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Most of us are not fluent in Latin so distinguishing between an Aesculus parviflora and an Aesculus pavia may take some extra effort. Throw hybrids and cultivars into the mix and our plant choices may increase with our confusion.
Categorizing plants is both scientifically and commercially important. Swedish naturalist Carl Von Linne (who latinized his own name and is more commonly recognized as Carl Linnaeus) developed a system of botanical nomenclature 250 years ago in order to keep the many plant species straight. This was indeed necessary because there are over 25,000 species of flowering plants known today.
Linnaeus’ binomial, or two-named, system was based in the Latin language because when he developed it in 1753 Latin was the language of academia. His binomial naming system classified a plant’s species, which consists of the generic (or genus) name and the specific epithet. So, Aesculus is the generic name, parviflora is the specific epithet that describes it qualities and....voila, the two combined represent the scientific name for bottlebrush buckeye.
Botanists take note of what makes a plant biologically the same or different and they use the binomial system to name plants in related categories. And, most gardeners recognize plants today by their naturally occurring species name; but when hybrids and cultivars enter the picture it gets a little more crowded.
Hybrids and cultivars are typically introduced after some sort of human intervention has taken place. A hybrid is a plant that results from a cross between two related species and is commonly marked by x, suggesting the cross. (The popular viburnum x burkwoodii is a cross between v. carlesii and v. utile.) Many crosses occur naturally, but often it is the gardener who recognizes qualities in related species that would, if crossed, create a better plant. Plus, those naturally occurring crosses often don’t maintain the new traits and revert back to the species. It is cultivation by humans that helps in maintaining consistency.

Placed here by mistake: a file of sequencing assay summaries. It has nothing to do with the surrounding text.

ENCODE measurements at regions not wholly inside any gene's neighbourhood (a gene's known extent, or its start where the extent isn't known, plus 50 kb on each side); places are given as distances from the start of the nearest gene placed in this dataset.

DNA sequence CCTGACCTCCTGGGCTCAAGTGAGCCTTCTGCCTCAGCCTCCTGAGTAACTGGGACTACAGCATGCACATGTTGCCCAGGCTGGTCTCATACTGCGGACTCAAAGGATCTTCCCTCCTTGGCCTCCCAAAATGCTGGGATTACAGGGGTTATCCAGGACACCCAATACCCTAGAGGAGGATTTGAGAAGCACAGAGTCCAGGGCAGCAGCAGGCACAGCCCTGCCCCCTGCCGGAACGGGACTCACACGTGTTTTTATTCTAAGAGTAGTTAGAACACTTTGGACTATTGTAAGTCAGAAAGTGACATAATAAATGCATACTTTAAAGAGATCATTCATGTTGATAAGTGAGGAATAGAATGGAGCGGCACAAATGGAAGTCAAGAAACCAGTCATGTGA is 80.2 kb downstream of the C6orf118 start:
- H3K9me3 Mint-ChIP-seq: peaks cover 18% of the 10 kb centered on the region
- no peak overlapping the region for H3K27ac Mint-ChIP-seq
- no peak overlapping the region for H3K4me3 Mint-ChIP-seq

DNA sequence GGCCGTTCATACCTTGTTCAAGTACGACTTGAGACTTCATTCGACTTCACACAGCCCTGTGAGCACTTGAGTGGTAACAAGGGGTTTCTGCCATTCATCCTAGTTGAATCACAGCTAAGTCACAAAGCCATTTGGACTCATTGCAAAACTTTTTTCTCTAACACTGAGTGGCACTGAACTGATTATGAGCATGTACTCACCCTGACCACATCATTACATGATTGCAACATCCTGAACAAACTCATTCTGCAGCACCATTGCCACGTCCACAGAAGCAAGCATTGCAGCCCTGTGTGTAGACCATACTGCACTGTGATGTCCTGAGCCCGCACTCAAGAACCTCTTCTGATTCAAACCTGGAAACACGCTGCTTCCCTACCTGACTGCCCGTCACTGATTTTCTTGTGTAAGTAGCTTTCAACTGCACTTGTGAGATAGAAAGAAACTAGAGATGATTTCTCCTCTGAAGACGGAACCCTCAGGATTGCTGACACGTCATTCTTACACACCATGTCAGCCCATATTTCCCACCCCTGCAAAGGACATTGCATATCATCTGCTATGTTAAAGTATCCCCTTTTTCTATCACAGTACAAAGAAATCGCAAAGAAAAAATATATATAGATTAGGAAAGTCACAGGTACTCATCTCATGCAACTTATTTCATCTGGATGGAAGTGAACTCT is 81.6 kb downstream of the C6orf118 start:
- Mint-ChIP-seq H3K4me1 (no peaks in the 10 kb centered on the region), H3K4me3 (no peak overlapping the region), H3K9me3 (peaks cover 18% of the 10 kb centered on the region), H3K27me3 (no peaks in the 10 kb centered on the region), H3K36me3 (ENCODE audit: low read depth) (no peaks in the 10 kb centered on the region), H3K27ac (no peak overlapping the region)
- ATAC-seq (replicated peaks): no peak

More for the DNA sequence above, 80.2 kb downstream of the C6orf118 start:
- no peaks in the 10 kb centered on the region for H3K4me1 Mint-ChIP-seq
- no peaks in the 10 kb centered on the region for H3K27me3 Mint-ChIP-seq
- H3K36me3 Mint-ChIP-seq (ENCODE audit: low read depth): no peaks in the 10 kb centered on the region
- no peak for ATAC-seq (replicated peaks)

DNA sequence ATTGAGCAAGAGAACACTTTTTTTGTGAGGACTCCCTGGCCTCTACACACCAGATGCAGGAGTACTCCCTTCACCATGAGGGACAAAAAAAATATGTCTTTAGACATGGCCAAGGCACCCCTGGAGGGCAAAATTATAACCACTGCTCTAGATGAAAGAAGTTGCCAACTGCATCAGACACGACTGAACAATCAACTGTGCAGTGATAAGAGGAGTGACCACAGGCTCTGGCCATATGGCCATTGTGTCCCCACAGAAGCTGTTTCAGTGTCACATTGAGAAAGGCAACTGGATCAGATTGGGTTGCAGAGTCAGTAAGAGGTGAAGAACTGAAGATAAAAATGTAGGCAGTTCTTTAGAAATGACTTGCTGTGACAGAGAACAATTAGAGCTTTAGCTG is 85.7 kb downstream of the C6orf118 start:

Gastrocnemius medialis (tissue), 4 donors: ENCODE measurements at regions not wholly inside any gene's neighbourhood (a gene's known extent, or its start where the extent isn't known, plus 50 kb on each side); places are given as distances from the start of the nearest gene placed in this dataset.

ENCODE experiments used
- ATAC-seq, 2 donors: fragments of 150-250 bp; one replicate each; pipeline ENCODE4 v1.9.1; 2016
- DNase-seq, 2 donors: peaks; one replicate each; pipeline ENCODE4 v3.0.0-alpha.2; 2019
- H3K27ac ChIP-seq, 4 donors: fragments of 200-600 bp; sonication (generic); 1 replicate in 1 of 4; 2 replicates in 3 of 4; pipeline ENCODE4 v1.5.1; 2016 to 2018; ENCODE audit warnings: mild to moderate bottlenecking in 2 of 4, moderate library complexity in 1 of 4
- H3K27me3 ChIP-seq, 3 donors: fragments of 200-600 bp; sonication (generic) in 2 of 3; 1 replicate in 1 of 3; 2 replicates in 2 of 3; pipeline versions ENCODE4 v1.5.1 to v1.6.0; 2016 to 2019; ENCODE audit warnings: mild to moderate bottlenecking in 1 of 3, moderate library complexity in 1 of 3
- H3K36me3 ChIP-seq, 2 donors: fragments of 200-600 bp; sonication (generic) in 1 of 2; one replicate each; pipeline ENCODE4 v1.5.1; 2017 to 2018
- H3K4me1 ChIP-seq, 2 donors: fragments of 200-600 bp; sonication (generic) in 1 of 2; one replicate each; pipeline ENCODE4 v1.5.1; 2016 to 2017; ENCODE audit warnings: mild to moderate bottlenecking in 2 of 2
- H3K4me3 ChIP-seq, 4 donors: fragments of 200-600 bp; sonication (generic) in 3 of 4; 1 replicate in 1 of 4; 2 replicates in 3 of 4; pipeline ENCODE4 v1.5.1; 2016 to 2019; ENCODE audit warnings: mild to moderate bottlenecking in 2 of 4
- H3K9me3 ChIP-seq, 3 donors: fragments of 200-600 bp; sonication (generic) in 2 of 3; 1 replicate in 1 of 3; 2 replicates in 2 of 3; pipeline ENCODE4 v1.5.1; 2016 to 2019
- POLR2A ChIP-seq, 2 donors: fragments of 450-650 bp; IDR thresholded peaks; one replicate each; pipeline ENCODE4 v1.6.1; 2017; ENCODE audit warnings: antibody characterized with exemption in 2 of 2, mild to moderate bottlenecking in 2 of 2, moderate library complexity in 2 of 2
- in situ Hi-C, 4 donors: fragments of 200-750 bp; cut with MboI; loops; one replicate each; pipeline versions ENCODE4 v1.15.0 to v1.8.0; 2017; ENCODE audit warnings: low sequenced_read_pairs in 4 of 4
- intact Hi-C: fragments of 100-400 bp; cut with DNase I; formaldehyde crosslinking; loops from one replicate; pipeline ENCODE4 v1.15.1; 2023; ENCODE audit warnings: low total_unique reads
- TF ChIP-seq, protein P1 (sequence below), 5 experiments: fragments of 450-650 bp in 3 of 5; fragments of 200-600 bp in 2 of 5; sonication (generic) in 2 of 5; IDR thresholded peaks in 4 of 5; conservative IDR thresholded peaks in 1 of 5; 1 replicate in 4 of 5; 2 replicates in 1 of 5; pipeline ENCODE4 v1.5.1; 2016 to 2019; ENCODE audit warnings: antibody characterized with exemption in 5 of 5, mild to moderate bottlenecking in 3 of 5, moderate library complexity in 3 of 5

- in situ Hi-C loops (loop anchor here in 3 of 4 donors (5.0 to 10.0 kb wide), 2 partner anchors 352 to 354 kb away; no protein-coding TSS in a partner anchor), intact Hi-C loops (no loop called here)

Cultivars (literally a cultivated-variety) can be hybridized or selected from nature. A cultivar name is noted by the use of single quotes, like Aesculus parviflora ‘Rogers’, so named because the seeds were collected from the garden of a man named Dr. Rogers and noted because it grows larger than the straight species. This plant was selected for its robust habit and then cultivated by human hands to keep this unique, but naturally occurring specimen viable. The person who noticed and selected the plant is what proves most fascinating to me whether you understand the nomenclature or not.
Plant selection may be the most fascinating technique for identifying exceptional plant material. Not everyone can do this because much of it has to do with luck and having a keen eye. It comes from an individual’s ability to notice something special about a plant that makes it different from other known cultivars. This is big business today, too, so the more informed we are the better off our selections and gardens grow! Stay informed for the new year and you will be met with more success than usual.